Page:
Roosevelt implied in these remarks that the Germans and Irish, in particular, had some sort of extraterritorial loyalty. He and his whole class had no difficulty in identifying with and showing loyalty for the war aims of Great Britain, however.
Perhaps the seminal moment in the War against German Culture was on August 5, 1914, when the British cut the transatlantic cables from Germany to the US. The purpose of this act was to prevent the German side being heard in American press, to prevent articles showing the German war effort in a positive way from reaching the American public. British censors now filtered all European news; only German news dispatches brought in by ship or submarine reached the American press. The English-language press ignored these as “German Propaganda.”
Incidentally, in what language were the largest numbers of newspapers printed in the US until 1917? Anyone have a guess? (German).
So WWI progressed with only British propaganda being available to the American people. Germans went from being Saxon brothers to being Asiatic Huns overnight. Lies were told about rape and child murders committed by German soldiers in Belgium, about German plants that turned the corpses of murdered Belgians into soap and other products for German use. Germans in Canada were terrorized; the town of Berlin was forced to change its name to Kitchener. Germans in Britain itself were interned en mass in the huge Concentration camp on the Isle of Mann, which held over 100,000 German-British civilians. Incidentally, when was the concentration camp invented, and by whom? (By the British during the Boer War)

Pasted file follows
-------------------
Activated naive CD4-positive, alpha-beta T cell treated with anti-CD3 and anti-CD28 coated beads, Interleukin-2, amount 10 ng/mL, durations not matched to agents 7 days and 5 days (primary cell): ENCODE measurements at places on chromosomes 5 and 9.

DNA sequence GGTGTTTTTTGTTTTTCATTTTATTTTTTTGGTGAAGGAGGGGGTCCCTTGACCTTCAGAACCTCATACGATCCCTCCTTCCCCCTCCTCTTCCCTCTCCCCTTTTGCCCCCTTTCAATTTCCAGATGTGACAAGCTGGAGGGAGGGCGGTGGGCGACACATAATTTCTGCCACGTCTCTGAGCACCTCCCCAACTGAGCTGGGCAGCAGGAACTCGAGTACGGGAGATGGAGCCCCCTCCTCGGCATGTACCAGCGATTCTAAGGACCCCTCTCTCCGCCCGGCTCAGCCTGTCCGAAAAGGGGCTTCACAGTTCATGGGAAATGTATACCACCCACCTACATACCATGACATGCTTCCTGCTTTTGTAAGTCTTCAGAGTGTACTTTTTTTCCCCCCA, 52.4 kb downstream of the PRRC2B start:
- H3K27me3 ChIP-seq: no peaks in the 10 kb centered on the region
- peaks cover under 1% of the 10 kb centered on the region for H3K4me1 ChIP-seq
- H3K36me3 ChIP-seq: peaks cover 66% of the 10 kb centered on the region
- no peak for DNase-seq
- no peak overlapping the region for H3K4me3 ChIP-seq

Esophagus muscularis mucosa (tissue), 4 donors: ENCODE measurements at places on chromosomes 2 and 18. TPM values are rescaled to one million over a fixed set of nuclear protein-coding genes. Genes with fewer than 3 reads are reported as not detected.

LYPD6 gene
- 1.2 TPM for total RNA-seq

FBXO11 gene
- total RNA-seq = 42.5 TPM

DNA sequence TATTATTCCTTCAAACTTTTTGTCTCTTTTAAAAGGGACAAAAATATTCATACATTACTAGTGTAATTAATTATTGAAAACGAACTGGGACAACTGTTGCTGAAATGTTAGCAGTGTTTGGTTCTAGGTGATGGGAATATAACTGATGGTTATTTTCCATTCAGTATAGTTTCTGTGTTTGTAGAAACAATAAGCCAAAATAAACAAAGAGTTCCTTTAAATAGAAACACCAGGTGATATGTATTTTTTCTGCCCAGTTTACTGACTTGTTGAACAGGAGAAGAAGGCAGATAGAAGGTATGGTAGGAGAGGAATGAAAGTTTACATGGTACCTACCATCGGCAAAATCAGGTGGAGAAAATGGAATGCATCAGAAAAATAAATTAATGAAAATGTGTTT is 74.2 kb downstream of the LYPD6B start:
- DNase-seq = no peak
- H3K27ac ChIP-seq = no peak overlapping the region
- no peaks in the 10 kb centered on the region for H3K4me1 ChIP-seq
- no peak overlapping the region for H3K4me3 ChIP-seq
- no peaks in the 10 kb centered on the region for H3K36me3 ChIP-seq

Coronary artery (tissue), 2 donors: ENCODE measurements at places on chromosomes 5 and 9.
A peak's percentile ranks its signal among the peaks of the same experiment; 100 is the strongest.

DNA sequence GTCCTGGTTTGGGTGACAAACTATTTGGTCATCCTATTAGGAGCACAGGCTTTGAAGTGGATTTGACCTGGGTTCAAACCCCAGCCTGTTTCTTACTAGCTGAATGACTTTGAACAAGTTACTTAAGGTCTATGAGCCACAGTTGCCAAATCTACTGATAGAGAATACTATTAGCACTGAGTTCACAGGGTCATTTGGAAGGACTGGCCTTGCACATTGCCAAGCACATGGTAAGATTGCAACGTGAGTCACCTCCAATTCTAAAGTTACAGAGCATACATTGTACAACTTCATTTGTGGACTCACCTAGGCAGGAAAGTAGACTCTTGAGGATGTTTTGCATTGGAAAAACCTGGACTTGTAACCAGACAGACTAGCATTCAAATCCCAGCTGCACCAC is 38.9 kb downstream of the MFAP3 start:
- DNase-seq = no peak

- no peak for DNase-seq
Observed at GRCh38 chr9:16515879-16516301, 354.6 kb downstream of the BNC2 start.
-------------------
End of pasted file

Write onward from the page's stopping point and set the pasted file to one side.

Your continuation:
Although they controlled most news from Europe, the British could not control the flood of news that resulted from the armed rebellion in Ireland during Easter week, 1916. The brutality with which the British put down the rebellion horrified Irish-Americans and many Anglo-Americans and came close to causing the US to enter WWI on the side of Germany. The execution of the leaders of the rebellion, seen by many Americans as the founding fathers of a free Ireland, further burdened US relations with the British Empire. It is interesting to note that there were no rebellions in the German Empire during WWI, its citizens, of whatever ethnicity, supported the country which had granted universal adult male suffrage before GB and had had the first social insurance system in the world.